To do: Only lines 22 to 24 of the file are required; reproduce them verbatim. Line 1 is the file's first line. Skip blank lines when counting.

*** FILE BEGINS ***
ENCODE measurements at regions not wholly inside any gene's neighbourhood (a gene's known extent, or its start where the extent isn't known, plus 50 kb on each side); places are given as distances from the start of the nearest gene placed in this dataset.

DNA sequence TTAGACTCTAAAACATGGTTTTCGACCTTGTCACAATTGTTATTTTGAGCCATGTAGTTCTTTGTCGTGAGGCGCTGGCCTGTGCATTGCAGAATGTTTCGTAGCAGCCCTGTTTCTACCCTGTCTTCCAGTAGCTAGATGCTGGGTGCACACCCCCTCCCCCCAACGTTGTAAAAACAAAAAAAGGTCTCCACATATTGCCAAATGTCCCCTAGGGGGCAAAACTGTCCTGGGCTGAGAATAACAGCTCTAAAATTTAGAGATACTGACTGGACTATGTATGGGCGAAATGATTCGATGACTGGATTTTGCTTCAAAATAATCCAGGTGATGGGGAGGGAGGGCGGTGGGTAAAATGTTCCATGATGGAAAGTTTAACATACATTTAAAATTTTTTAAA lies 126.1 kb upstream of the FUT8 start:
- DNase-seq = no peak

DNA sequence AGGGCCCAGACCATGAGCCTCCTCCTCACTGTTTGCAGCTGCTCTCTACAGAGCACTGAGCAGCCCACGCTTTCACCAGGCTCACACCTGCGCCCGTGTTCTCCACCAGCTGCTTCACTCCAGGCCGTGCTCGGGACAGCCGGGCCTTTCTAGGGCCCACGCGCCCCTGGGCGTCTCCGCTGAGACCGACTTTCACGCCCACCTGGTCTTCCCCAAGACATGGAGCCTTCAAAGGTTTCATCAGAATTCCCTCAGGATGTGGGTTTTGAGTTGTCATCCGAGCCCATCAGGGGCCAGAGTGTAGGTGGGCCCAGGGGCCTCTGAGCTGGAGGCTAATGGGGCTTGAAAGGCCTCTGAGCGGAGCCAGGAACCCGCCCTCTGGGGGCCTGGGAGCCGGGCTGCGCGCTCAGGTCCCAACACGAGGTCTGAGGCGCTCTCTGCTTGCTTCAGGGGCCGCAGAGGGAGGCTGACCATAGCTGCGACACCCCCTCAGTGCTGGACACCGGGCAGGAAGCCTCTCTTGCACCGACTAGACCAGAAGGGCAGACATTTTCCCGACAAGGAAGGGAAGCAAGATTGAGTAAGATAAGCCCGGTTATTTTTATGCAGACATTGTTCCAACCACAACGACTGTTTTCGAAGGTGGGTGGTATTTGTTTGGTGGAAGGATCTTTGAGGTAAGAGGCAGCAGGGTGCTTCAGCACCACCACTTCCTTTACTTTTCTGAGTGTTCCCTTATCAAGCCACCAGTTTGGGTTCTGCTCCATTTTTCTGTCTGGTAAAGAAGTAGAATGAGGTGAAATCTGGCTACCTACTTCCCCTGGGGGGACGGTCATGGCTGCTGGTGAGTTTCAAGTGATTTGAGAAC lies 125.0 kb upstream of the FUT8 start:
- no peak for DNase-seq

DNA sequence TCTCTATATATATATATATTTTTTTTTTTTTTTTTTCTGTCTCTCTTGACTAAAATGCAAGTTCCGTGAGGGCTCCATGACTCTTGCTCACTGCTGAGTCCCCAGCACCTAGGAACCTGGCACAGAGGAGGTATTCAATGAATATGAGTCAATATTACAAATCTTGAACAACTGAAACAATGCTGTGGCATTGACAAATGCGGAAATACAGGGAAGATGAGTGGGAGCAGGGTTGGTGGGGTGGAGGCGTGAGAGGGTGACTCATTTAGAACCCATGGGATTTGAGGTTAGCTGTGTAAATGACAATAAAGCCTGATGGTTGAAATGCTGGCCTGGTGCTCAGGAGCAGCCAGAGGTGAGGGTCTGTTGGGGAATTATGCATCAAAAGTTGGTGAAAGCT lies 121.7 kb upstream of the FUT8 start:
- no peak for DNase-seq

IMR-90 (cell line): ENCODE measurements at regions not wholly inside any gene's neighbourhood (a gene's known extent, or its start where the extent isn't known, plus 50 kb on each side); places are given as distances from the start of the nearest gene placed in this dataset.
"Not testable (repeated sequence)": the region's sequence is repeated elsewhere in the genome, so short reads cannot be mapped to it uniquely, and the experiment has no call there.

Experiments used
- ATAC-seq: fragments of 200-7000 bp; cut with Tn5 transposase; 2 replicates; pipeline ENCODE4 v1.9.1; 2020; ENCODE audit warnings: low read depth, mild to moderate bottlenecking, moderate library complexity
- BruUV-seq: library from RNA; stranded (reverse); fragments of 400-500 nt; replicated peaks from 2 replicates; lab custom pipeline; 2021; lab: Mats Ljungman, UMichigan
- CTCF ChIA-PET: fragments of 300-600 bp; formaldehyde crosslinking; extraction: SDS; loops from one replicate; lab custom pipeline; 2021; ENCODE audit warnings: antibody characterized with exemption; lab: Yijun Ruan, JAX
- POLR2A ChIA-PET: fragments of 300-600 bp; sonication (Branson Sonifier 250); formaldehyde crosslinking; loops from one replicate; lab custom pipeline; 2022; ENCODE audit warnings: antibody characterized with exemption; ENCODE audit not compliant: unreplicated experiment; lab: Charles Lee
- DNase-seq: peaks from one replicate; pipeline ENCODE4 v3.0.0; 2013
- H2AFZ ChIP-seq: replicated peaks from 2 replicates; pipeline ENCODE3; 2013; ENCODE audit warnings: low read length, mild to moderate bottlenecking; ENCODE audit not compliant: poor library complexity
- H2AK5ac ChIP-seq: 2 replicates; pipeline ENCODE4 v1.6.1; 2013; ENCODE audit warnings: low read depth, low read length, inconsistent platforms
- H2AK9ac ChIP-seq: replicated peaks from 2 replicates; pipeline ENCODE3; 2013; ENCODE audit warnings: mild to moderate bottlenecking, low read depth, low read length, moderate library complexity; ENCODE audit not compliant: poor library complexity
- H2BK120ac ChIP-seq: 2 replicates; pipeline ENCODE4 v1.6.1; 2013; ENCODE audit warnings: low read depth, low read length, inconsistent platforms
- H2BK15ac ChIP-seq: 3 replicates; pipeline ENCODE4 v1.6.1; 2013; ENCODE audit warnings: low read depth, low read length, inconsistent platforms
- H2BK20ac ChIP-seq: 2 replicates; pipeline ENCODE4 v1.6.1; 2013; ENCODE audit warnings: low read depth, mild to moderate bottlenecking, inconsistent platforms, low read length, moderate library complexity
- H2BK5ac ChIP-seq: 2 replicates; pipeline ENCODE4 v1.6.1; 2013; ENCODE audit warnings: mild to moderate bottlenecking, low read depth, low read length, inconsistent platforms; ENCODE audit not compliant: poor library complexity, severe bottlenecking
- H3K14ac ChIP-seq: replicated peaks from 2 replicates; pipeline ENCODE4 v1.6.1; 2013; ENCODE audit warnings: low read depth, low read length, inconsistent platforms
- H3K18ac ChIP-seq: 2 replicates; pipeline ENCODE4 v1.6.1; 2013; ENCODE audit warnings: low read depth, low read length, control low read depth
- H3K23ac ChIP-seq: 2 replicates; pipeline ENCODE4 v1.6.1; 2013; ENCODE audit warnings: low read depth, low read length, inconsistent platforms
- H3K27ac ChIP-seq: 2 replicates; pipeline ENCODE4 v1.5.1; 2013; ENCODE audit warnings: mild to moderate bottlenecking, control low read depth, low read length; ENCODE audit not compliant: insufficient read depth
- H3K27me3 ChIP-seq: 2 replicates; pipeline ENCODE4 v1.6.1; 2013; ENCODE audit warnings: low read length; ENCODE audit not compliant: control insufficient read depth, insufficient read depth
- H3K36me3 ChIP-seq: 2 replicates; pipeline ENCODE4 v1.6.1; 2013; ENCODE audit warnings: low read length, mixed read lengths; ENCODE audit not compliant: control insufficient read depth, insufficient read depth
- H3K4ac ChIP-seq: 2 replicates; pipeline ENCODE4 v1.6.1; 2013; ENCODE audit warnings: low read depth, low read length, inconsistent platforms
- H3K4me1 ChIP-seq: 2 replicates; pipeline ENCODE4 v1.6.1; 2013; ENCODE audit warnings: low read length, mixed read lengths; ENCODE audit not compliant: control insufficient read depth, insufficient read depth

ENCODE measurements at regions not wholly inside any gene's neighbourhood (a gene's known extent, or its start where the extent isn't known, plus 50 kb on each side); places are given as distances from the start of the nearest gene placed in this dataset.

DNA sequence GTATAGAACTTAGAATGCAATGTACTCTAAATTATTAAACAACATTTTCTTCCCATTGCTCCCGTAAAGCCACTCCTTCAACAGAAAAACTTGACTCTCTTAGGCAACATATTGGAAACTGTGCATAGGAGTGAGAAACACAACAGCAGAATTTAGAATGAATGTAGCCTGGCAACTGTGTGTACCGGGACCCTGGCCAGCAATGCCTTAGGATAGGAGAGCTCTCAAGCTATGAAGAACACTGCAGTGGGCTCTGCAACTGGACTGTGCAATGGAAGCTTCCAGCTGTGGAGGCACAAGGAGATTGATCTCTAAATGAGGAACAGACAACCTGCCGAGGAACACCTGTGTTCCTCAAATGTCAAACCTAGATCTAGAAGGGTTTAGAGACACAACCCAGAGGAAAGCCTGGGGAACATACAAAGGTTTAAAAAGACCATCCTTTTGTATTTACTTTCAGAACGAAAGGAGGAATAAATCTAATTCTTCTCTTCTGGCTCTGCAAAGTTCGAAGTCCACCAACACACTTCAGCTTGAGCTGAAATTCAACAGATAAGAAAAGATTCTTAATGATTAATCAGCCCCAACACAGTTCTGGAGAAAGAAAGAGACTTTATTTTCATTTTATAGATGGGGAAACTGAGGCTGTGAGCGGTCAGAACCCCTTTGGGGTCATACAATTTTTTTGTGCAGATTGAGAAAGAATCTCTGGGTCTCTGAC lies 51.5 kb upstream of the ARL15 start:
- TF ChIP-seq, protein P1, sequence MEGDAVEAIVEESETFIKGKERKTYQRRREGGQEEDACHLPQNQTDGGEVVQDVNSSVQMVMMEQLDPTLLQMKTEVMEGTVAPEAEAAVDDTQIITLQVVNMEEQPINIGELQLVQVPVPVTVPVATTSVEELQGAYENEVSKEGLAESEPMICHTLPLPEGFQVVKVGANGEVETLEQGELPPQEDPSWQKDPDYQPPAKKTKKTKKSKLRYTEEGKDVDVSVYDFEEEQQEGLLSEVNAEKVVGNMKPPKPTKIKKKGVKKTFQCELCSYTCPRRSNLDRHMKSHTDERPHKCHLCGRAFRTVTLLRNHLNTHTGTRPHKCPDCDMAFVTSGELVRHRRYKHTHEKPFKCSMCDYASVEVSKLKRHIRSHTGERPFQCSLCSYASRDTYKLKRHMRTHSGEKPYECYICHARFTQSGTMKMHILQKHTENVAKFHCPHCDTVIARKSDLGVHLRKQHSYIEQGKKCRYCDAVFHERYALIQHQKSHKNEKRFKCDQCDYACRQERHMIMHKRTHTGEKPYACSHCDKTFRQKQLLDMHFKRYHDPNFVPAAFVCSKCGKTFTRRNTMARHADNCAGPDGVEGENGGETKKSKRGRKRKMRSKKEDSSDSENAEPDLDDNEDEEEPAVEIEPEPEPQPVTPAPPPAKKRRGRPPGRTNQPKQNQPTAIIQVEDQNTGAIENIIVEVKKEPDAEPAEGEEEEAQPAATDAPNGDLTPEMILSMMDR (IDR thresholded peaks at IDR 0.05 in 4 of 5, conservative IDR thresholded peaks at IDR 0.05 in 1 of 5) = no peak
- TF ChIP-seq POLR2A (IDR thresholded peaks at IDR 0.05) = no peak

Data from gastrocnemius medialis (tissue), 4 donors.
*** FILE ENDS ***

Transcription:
- H2BK5ac ChIP-seq: 2 replicates; pipeline ENCODE4 v1.6.1; 2013; ENCODE audit warnings: mild to moderate bottlenecking, low read depth, low read length, inconsistent platforms; ENCODE audit not compliant: poor library complexity, severe bottlenecking
- H3K14ac ChIP-seq: replicated peaks from 2 replicates; pipeline ENCODE4 v1.6.1; 2013; ENCODE audit warnings: low read depth, low read length, inconsistent platforms
- H3K18ac ChIP-seq: 2 replicates; pipeline ENCODE4 v1.6.1; 2013; ENCODE audit warnings: low read depth, low read length, control low read depth